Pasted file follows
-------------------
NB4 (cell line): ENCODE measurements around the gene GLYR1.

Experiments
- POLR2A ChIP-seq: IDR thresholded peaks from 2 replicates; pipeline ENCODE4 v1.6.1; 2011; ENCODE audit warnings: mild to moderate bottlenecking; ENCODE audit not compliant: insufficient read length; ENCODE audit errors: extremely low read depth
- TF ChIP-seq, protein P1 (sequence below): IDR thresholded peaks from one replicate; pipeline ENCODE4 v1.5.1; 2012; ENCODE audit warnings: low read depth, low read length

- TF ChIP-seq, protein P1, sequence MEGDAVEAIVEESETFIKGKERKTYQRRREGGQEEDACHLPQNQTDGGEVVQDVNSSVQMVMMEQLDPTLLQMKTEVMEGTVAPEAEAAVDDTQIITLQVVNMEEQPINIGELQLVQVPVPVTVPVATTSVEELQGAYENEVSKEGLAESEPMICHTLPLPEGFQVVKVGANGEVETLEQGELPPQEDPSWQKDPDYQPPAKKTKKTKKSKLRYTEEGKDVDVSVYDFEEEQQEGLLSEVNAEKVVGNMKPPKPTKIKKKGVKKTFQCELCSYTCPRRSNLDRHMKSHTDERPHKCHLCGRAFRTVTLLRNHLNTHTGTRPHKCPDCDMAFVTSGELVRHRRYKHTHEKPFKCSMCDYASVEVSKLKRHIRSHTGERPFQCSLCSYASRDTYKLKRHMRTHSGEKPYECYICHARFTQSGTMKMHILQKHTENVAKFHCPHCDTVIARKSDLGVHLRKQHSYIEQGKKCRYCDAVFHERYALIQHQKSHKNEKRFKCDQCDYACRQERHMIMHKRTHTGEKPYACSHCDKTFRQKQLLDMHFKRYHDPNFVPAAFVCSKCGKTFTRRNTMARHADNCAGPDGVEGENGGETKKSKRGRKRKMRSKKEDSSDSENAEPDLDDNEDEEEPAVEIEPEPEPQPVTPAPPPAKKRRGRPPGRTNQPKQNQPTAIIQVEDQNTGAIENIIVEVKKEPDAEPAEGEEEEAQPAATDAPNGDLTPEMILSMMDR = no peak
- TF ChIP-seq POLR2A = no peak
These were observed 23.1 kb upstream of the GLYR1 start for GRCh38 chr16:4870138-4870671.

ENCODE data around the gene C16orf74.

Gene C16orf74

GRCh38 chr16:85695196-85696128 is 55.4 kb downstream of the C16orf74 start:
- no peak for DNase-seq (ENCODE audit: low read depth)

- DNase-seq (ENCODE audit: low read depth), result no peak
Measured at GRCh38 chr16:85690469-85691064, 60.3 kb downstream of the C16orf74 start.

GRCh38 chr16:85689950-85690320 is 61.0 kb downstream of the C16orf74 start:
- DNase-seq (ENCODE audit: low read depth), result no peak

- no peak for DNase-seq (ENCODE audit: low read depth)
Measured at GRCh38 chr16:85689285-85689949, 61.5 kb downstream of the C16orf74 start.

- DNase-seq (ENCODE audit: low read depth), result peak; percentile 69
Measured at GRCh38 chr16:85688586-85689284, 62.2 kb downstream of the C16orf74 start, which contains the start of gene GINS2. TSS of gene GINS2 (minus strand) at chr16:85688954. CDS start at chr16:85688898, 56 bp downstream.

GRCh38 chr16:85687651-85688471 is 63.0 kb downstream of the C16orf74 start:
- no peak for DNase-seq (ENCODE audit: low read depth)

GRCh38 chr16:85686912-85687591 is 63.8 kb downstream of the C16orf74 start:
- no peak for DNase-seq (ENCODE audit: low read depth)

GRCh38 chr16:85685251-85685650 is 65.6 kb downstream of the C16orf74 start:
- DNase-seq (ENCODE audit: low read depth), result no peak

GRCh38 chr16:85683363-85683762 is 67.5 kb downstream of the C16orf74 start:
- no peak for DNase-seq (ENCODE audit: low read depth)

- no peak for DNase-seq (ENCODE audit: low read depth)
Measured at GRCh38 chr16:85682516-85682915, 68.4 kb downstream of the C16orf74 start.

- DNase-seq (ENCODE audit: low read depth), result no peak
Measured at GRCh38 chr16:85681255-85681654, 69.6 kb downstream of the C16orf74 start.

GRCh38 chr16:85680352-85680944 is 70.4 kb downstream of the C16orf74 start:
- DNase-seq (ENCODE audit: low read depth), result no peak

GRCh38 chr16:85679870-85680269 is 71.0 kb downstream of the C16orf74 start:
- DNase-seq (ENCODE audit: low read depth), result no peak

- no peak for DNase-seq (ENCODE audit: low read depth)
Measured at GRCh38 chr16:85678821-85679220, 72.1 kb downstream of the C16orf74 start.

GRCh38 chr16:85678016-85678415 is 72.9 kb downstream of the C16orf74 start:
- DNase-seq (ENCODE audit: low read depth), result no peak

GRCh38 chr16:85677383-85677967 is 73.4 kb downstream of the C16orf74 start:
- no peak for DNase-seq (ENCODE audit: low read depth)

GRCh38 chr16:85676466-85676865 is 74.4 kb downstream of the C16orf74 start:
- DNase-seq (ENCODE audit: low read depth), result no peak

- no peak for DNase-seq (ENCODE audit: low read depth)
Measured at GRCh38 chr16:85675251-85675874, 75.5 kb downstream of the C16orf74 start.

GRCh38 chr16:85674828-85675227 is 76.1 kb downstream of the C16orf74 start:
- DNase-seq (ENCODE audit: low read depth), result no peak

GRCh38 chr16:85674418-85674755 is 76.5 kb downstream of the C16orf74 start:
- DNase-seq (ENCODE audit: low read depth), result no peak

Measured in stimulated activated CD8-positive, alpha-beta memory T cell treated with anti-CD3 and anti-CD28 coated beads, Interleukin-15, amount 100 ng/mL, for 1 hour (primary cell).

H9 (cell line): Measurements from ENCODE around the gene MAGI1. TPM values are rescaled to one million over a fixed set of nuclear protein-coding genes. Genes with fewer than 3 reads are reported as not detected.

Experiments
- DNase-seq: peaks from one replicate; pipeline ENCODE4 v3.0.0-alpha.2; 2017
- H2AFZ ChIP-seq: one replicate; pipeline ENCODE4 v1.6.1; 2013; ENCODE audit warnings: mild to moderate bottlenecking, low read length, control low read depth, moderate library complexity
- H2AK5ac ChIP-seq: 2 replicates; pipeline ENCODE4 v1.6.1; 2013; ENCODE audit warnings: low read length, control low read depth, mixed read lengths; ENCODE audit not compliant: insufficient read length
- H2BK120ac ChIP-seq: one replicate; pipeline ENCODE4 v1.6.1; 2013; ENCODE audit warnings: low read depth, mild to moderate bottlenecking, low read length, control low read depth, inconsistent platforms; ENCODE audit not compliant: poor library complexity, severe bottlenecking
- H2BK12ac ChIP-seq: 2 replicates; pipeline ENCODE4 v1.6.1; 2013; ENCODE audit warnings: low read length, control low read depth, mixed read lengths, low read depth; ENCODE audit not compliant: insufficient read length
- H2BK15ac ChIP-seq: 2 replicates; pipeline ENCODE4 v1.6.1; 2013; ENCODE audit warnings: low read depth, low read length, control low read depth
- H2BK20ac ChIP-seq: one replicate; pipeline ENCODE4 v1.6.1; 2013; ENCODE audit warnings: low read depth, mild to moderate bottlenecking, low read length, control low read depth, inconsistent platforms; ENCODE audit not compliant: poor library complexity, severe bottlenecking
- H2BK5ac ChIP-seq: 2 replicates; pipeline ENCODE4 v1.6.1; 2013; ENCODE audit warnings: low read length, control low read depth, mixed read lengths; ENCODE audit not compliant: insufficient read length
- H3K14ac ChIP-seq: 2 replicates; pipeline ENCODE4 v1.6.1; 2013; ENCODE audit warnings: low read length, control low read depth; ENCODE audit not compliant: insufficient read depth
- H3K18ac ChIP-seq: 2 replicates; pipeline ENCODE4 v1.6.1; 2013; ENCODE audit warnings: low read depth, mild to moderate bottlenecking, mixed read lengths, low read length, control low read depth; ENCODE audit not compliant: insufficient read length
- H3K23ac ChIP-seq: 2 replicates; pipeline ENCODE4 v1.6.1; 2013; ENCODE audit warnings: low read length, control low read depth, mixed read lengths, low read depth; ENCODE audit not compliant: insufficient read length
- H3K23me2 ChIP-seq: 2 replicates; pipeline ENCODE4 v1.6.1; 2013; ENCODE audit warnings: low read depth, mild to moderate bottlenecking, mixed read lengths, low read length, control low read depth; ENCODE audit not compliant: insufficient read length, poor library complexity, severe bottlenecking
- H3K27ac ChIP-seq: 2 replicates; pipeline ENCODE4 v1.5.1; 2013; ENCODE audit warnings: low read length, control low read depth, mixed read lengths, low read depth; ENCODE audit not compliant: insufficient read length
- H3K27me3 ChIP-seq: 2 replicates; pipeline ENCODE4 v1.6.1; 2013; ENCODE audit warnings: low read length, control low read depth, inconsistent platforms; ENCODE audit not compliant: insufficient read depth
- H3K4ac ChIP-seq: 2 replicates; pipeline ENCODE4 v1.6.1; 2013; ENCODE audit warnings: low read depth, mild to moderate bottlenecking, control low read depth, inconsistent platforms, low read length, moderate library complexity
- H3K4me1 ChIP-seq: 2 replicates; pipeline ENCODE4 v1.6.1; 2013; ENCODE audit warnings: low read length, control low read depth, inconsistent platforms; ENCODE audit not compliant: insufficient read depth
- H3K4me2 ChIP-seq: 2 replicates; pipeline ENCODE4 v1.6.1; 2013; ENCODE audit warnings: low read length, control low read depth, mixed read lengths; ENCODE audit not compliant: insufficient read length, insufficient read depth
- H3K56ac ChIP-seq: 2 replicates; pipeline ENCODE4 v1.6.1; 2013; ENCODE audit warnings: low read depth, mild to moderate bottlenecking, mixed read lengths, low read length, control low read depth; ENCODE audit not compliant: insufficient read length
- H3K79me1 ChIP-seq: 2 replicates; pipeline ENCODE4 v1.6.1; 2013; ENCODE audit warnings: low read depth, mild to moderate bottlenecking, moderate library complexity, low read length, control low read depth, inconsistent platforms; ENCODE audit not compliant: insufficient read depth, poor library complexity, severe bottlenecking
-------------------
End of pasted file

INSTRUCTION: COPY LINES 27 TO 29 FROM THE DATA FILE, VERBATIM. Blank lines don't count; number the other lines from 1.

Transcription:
- no peak for DNase-seq (ENCODE audit: low read depth)

- no peak for DNase-seq (ENCODE audit: low read depth)
Measured at GRCh38 chr16:85682516-85682915, 68.4 kb downstream of the C16orf74 start.